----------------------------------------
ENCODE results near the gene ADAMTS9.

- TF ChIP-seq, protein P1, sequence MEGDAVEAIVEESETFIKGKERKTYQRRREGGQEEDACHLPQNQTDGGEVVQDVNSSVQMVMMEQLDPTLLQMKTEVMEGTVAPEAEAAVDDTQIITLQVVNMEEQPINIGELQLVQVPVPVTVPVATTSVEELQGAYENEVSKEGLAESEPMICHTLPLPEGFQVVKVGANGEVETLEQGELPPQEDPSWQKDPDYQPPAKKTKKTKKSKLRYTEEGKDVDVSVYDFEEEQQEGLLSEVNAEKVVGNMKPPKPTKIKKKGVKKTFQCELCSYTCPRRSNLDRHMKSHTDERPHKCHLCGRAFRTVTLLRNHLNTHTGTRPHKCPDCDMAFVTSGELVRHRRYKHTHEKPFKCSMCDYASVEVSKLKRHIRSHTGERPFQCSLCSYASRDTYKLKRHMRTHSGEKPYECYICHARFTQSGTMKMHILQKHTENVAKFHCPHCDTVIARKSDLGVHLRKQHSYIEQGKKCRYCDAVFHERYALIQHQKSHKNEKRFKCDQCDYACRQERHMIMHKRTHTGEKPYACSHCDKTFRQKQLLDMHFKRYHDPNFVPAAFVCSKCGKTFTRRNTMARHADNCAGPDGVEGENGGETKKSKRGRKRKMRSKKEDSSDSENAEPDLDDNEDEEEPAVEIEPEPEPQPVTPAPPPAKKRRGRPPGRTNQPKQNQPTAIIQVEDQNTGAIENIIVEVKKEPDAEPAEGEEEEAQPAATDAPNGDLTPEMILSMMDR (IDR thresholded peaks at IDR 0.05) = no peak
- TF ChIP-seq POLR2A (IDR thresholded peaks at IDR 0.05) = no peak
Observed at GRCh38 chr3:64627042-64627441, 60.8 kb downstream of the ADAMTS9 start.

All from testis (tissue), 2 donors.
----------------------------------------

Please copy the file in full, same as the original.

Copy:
ENCODE results near the gene ADAMTS9.

- TF ChIP-seq, protein P1, sequence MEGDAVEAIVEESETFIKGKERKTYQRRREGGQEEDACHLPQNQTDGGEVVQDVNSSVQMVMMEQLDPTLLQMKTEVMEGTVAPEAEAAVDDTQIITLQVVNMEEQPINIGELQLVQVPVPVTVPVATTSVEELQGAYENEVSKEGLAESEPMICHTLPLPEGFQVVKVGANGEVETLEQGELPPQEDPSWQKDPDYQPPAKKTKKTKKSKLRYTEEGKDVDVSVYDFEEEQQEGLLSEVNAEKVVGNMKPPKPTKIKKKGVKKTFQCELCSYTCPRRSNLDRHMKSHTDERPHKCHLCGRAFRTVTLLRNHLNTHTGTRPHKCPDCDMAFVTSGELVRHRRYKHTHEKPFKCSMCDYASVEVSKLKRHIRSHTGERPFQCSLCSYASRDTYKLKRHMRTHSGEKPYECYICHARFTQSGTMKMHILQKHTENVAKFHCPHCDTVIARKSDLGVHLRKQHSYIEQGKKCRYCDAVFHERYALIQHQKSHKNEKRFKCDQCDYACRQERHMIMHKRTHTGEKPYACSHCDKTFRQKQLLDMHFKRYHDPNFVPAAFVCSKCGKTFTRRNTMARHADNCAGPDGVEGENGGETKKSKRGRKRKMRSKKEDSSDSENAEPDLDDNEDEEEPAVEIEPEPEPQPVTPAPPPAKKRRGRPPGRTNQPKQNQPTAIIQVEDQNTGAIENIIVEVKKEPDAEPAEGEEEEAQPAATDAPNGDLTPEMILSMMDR (IDR thresholded peaks at IDR 0.05) = no peak
- TF ChIP-seq POLR2A (IDR thresholded peaks at IDR 0.05) = no peak
Observed at GRCh38 chr3:64627042-64627441, 60.8 kb downstream of the ADAMTS9 start.

All from testis (tissue), 2 donors.